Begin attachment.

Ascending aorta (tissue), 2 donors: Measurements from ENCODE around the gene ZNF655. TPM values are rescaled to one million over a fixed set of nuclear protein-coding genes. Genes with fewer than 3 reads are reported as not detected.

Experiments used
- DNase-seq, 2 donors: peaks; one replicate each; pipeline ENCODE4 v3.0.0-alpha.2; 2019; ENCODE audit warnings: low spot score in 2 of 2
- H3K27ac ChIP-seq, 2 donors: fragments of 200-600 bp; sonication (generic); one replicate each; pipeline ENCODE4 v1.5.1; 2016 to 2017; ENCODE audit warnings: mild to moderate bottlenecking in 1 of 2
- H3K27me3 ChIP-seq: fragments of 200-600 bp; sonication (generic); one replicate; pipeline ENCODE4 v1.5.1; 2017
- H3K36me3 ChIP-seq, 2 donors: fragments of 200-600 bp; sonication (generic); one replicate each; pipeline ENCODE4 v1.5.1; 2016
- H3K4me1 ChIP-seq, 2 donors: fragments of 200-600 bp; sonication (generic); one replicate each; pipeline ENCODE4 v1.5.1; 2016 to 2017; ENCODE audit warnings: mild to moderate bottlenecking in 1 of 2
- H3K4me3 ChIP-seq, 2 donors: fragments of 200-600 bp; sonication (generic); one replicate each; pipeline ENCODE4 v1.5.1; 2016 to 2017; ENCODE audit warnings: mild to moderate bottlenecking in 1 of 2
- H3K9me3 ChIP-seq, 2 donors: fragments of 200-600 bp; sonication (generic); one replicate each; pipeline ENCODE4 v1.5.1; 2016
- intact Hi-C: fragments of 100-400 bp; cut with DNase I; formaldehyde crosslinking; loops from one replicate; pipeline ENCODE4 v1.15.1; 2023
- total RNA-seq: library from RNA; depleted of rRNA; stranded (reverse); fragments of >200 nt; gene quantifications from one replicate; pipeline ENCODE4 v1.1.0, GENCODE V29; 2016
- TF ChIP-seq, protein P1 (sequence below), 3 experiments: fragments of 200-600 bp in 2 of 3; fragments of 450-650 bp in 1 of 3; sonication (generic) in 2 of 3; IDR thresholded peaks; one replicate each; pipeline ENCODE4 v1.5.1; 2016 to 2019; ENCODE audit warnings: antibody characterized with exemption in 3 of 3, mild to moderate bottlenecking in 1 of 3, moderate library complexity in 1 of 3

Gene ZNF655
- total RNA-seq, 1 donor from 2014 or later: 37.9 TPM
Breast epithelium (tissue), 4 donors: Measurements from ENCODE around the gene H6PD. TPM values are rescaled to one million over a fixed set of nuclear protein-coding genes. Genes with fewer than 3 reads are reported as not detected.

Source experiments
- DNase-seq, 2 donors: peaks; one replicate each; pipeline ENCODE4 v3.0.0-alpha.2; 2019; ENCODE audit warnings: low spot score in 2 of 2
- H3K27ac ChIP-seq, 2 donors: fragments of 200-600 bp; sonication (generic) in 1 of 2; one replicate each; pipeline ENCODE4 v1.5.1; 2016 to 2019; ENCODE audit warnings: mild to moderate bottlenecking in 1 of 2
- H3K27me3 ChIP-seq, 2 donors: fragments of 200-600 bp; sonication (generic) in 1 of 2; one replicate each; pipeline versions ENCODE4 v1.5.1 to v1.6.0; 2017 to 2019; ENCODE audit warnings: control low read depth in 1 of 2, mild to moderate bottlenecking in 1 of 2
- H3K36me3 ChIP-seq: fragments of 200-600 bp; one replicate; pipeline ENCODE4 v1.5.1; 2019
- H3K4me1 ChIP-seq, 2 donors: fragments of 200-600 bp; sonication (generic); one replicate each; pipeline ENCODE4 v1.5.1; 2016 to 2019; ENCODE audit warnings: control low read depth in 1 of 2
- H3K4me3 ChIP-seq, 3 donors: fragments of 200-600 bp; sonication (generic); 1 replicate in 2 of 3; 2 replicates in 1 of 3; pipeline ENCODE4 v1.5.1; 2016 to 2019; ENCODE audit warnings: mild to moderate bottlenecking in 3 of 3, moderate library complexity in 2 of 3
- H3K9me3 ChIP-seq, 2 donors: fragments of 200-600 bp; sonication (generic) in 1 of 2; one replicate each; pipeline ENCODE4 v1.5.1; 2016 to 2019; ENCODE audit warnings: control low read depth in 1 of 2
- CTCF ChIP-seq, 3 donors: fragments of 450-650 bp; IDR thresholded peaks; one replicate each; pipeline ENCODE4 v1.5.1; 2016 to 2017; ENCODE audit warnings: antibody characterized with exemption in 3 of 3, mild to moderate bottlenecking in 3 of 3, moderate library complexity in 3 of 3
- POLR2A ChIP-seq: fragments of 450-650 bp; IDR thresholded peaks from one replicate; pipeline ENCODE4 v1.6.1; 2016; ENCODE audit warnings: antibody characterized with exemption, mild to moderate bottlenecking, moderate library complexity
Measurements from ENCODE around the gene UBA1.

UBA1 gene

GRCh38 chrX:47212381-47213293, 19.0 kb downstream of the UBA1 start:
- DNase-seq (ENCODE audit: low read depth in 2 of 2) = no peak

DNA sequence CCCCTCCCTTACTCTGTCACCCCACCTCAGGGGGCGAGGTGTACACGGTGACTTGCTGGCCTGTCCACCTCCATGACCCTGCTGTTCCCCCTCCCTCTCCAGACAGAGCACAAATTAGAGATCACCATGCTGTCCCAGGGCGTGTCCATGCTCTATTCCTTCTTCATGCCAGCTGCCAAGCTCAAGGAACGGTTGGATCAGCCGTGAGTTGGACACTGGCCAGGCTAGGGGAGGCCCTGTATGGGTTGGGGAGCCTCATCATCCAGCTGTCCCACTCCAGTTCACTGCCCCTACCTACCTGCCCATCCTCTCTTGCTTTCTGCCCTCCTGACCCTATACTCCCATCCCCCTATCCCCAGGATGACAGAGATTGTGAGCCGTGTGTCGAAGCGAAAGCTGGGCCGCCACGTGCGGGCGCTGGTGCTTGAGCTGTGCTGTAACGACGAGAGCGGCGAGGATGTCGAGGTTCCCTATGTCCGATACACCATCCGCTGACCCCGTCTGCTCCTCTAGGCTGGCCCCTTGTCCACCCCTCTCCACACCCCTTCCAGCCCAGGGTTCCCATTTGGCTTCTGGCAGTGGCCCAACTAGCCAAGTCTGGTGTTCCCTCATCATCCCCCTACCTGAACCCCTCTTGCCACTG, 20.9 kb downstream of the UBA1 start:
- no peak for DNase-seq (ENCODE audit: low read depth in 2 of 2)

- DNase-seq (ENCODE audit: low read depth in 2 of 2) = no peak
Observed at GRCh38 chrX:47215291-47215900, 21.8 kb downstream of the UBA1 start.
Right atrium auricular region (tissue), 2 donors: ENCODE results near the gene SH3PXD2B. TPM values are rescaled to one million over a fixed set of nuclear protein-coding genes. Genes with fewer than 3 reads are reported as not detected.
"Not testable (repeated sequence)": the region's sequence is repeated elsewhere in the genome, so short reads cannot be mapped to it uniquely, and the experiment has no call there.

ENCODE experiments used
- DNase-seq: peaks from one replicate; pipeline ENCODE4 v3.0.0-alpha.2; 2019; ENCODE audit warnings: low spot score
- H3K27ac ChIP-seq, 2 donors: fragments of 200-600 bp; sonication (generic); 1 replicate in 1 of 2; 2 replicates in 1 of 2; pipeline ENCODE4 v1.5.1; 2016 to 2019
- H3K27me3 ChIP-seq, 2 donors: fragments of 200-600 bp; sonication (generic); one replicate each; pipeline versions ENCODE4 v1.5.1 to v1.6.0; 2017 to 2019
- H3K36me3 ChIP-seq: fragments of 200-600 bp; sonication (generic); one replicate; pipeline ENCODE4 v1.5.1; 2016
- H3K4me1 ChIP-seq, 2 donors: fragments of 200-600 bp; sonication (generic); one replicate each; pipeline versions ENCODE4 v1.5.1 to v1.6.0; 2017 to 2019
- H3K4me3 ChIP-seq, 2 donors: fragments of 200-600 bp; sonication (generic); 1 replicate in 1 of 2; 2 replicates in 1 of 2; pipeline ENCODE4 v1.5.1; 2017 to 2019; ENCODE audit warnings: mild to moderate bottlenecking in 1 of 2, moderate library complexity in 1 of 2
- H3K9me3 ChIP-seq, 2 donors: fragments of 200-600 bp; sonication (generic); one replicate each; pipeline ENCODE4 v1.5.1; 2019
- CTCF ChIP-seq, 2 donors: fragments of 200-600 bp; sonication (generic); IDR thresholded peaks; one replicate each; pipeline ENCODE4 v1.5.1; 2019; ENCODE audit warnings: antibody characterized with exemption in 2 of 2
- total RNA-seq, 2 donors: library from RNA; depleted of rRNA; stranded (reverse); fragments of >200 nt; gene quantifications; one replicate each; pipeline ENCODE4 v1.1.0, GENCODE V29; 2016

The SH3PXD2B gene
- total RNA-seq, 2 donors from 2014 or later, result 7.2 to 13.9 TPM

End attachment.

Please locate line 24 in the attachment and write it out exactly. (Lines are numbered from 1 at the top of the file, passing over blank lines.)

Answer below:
- CTCF ChIP-seq, 3 donors: fragments of 450-650 bp; IDR thresholded peaks; one replicate each; pipeline ENCODE4 v1.5.1; 2016 to 2017; ENCODE audit warnings: antibody characterized with exemption in 3 of 3, mild to moderate bottlenecking in 3 of 3, moderate library complexity in 3 of 3